Thoughts on the 2020 Scrum Guide – Part 6: The Good and the Not So Good

Now that we’ve reviewed the significant changes to the official definition and practice of Scrum introduced in the November 2020 edition of the Scrum Guide, it’s time for me to weigh in on what I think is good – and what’s not so good – based on my experience with Scrum out in the real world. Since I’m – more than somewhat surprisingly – basically an optimist, I’ll start with the Good.

The Good

The overall simplification of terms and descriptions is generally a welcome improvement to the Scrum Guide. Even more significant to me is the removal of all of the legacy references to software development that I’ve had to explain my way around for the last several years. Scrum is now officially applicable to any complex “product” domain. Yay! This is, of course, a belated recognition of the reality of the way Scrum is being used today.

Other positive changes include the addition of the Product Goal as an official artifact. I have been coaching and teaching this practice for over a decade, using the formerly defined optional artifact, the Product Vision, as a placeholder for this important element of product development with Scrum. Tying the Product Backlog to the Product Goal as a commitment is another significant and powerful driver of effectiveness. This is really good stuff.

I am also very pleased that the Development Team has given way to Developers. The team-within-a-team structure was always confusing and completely unnecessary, so good riddance. It is now even more apparent that the Scrum Master, Product Owner, and Developers are co-equal members of the Scrum Team who share ultimate accountability for the outcomes they collectively produce.

Another big positive is the assignment of self-managing authority to the Scrum Team. The myth that individuals on a Scrum Team need to be managed by some external organizational structure – a manager in other words – is now well and truly extinguished in the formal description of Scrum. Now it’s up to organizations to catch up with Scrum. The role of management in a Scrum environment has always been an open question, but now the Scrum Guide provides a workable answer from the perspective of the Scrum Team. I don’t for one second believe organizations will wake up tomorrow morning and decide to scrap their outdated, outmoded, and ineffective functional management models and overall hierarchical, authoritarian management structures, but at least the official practice of Scrum is no longer on the fence in this area.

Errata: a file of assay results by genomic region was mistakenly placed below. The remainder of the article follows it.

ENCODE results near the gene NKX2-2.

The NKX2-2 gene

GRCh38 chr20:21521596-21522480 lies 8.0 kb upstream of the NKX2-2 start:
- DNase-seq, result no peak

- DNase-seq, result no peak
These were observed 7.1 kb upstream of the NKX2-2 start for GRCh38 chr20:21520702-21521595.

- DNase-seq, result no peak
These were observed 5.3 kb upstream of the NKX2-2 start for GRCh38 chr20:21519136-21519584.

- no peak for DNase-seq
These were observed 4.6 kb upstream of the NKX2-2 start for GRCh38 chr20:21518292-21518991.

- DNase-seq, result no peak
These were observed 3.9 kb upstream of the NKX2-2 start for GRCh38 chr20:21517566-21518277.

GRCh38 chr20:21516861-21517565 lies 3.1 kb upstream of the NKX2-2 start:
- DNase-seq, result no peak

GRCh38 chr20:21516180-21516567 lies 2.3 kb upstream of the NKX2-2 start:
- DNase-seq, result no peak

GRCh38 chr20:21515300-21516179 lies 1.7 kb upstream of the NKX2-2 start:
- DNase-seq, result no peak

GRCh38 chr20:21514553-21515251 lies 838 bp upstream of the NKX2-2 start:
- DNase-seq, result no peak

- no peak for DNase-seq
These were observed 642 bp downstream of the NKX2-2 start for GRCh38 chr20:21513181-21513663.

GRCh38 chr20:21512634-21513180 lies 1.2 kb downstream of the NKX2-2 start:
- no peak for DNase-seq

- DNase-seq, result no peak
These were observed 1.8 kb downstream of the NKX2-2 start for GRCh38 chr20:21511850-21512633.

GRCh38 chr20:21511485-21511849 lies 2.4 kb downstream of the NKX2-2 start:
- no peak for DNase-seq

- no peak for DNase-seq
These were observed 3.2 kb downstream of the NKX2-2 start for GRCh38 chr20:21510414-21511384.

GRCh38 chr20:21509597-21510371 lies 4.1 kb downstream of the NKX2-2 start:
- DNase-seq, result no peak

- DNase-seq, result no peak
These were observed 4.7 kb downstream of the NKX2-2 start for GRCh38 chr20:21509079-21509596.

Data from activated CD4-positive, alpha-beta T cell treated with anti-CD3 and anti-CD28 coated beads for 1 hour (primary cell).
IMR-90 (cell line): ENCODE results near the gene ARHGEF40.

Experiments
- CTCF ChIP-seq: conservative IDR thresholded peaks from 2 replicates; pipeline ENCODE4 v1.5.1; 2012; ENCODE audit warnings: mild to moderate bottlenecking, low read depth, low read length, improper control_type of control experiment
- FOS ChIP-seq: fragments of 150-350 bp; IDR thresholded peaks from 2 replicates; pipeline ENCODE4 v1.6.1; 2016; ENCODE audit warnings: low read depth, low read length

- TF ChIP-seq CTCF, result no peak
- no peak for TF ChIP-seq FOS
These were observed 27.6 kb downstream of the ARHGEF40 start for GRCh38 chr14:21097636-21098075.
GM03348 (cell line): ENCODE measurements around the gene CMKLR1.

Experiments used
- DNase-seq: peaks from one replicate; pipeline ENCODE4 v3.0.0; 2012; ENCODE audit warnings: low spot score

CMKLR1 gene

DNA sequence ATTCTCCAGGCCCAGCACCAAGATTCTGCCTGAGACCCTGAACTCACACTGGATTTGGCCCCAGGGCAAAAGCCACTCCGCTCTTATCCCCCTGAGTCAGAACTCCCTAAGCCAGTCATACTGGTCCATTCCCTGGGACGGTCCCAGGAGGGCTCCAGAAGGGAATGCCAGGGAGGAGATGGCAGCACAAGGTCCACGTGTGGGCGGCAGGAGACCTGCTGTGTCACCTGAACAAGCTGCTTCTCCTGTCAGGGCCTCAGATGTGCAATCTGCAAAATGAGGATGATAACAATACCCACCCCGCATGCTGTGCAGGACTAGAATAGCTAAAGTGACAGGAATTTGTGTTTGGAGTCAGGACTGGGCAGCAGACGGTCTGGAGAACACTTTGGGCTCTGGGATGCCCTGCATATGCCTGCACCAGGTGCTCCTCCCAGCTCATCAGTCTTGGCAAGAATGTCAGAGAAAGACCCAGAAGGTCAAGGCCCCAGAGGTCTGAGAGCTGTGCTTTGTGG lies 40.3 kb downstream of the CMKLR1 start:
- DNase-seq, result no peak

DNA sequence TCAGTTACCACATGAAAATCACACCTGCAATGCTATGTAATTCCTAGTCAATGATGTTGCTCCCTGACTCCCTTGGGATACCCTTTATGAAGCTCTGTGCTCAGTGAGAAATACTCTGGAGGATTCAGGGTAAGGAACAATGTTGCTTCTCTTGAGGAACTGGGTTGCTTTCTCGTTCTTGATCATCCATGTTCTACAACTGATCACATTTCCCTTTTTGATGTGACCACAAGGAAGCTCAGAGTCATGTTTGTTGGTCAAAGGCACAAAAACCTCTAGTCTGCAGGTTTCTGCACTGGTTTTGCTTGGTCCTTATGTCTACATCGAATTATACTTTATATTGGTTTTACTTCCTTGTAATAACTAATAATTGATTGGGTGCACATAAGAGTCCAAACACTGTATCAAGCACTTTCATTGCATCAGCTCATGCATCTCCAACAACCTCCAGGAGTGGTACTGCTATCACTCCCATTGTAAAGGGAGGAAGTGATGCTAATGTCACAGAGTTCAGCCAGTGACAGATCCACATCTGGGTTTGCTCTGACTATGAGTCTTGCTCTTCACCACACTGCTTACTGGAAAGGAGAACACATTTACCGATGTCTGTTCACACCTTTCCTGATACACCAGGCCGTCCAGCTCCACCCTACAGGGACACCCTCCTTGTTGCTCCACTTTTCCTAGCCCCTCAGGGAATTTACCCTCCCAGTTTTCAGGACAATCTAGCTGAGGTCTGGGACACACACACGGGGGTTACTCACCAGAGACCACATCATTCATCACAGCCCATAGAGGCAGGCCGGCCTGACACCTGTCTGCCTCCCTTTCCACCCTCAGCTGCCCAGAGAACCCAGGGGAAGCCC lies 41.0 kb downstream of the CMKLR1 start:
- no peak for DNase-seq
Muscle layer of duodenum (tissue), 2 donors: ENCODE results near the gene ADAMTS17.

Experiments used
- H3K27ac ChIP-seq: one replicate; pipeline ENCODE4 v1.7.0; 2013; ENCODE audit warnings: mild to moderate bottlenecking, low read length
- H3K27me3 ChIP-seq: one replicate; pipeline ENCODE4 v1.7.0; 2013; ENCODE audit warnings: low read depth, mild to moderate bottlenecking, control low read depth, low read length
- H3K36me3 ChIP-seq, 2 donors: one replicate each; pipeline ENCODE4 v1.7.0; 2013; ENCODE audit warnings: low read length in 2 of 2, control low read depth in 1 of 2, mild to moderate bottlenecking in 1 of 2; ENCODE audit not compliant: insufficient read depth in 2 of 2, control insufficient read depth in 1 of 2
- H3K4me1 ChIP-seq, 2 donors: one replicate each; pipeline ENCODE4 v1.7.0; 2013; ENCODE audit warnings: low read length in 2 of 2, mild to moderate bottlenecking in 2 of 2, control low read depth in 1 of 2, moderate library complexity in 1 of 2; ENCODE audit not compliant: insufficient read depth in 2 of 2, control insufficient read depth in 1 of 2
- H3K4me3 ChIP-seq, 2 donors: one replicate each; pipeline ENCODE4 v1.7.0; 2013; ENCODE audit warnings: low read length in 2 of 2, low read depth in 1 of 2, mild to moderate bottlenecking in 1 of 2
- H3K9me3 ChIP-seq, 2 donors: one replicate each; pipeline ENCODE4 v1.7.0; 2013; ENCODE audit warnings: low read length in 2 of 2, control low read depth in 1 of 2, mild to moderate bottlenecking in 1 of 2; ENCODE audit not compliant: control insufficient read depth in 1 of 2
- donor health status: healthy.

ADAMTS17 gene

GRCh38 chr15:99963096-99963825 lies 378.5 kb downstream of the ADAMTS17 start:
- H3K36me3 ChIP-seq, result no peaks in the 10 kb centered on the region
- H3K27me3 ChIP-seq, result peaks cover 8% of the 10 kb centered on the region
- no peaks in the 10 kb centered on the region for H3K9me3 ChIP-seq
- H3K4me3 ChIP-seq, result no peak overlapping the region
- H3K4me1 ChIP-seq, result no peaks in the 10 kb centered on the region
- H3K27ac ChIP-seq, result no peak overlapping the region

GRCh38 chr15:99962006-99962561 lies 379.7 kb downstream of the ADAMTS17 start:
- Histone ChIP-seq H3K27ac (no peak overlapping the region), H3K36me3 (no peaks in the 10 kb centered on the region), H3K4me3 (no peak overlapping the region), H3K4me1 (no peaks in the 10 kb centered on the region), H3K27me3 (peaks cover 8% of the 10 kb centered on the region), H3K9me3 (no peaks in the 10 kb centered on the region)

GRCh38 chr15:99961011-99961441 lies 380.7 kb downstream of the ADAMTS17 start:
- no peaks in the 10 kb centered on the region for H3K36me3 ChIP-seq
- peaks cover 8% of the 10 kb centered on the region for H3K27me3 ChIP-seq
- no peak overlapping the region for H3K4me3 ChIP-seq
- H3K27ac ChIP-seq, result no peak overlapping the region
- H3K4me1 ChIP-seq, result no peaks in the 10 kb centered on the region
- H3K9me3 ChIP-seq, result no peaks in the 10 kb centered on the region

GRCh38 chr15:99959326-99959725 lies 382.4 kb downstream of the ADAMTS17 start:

The Not So Good

The not-so-good revolves around the loosening up of some of the definitions on the Scrum Team membership. First off, the “roles” no longer formally exist, being replaced with “accountabilities.” The implication is that the accountabilities could shift around the members of the Scrum Team without constraint. The problem here is that organizations could – as organizations will – attempt to overload individuals with multiple accountabilities and claim the Scrum Guide says it’s okay to do so. Well, the Scrum Guide also says each Scrum Team has exactly one Scrum Master, exactly one Product Owner, and a variable number of Developers up to the Scrum Team maximum size of 10 members. The apparent contradiction here is just the kind of thing organizations like to take advantage of so that they can more ruthlessly exploit their employees all the while claiming to be doing Scrum “by the book.” It would have been so much better if the accountabilities were assigned to roles on the Scrum Team and just leave it at that.

The other really not good aspect of the 2020 definition of Scrum is in the area of the Product Owner. As I mentioned in Part 2 of this series, the following statement (page 5) opens up the official practice of Scrum to one of the most common single failure points I have experienced over the years – overloading the Product Owner.

If Scrum Teams become too large, they should consider reorganizing into multiple cohesive Scrum Teams, each focused on the same product. Therefore, they should share the same Product Goal, Product Backlog, and Product Owner.

So, how many Scrum Teams can an individual Product Owner serve and support? In my experience, one is optimal, two is possible if you’re willing to absorb waste in terms of time spent waiting on the Product Owner and on Developers making their best guess about what to do when their Product Owner simply isn’t available at all. What about three Teams? Four? Just multiply the waste by an order of magnitude with each additional Team and you won’t be disappointed in the resulting reality. Even worse, the 2020 Scrum Guide places no limit on the number of Scrum Teams a Product Owner can serve. This is, to me, the worst possible way of thinking about the Product Owner and, as with the Scrum Team accountabilities, opens the door to organizational bad behavior. It turns out, the more ruthlessly organizations exploit their Product Owners, the less effective the entire organization becomes. I’ll say it again, with feeling: Do not share an individual Product Owner across multiple teams!

And with that I am done with this review of the changes introduced in the 2020 Scrum Guide. On balance, I think the changes are positive, with just the Scrum Team-related negatives. Avoid those opportunities to wreck your Scrum Team and you should be fine with the rest of Scrum as defined in the 2020 Scrum Guide.

Until next time, keep calm and Scrum on!